And what of the wildly uneven range of works taken? “There doesn’t seem to be any rhyme or reason to it,” he adds. Why bother with the Degas sketches? “And to overlook Titian’s Europa? And to spend such an inordinate amount of time trying to get the Napoleonic flag off the wall and then to settle for the finial?”
Perhaps most telling—and in some ways most unsettling— is the ominous silence since March 18, 1990. Kelly believes, and most other investigators agree, that the long hush suggests professional thieves who moved their stash with efficiency and who now control it with disciplined discretion. If the thieves had been amateurs, Kelly posits, “somebody would have talked by now or somehow those paintings would have turned up.”
It is not unusual for art thieves to hang on to prominent paintings for a few years, allowing time for the public excitement and investigative fervor to fade, for the artwork to gain in value and for both federal and state statutes of limitation to run their course. As a result of the Gardner case, Senator Edward M. Kennedy introduced the “Theft of Major Artwork” provision to the 1994 Crime Act, a new law making it a federal offense to obtain by theft or fraud any object more than 100 years old and worth $5,000 or more; the law also covers any object worth at least $100,000, regardless of its age, and prohibits possession of such objects if the owner knows them to be stolen. Even with such laws in force, the FBI’s Kelly says that some criminals keep paintings indefinitely as an investment against future trouble and to bargain down charges against them, or, as he puts it, as a get-out-ofjail- free card.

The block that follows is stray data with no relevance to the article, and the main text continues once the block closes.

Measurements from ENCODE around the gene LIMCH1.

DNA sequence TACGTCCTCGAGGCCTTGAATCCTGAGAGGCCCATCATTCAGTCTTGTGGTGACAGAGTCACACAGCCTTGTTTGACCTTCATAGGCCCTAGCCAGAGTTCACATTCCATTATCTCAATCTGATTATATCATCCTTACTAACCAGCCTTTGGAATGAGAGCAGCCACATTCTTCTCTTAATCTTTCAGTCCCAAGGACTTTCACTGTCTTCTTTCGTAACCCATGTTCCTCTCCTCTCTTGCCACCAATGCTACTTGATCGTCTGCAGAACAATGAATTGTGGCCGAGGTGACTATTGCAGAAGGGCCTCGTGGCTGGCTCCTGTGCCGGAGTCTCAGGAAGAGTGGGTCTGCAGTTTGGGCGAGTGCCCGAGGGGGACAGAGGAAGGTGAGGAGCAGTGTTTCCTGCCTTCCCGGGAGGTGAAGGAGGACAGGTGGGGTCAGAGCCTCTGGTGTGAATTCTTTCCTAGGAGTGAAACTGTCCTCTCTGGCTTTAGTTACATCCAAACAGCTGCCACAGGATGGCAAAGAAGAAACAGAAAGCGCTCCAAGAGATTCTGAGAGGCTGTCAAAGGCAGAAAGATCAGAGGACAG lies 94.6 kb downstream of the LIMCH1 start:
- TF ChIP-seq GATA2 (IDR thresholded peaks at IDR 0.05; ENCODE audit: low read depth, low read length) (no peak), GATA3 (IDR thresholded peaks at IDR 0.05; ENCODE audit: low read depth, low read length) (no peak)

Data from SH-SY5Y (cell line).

“It’s quite possible the paintings are still being held as collateral in an arms deal, a drug deal or some other criminal venture,” says Dick Ellis, a prominent investigator who retired in 1999 from Scotland Yard’s highly regarded Art and Antiques Unit. “Until the debt is paid off, they will remain buried. That is why nobody has heard of the paintings for 15 years. That is a long time, but it may be a big debt.”
Wherever the paintings may be, GardnerMuseum director Anne Hawley hopes that they are being well cared for. “It is so important that the art is kept in safe condition,” she says. “The works should be kept at a steady humidity of 50 percent—not more or less—and a steady temperature of around 70 degrees Fahrenheit. They need a stable environment,” she adds, sounding like the concerned mother of a kidnapped child. “They should be kept away from light and they should be wrapped in acid-free paper.” While it is common practice for art thieves to roll up canvases for easy transport, Hawley pleads that the works be unrolled for storage to avoid flaking or cracking the paint. “Otherwise the paintings will be compromised and their value decreased. The more repainting that needs to be done when they are returned, the worse it will be for the integrity of the paintings.” (The museum had no theft insurance at the time of the heist, largely because the premiums were too high. Today the museum has not only insurance but an upgraded security and fire system.)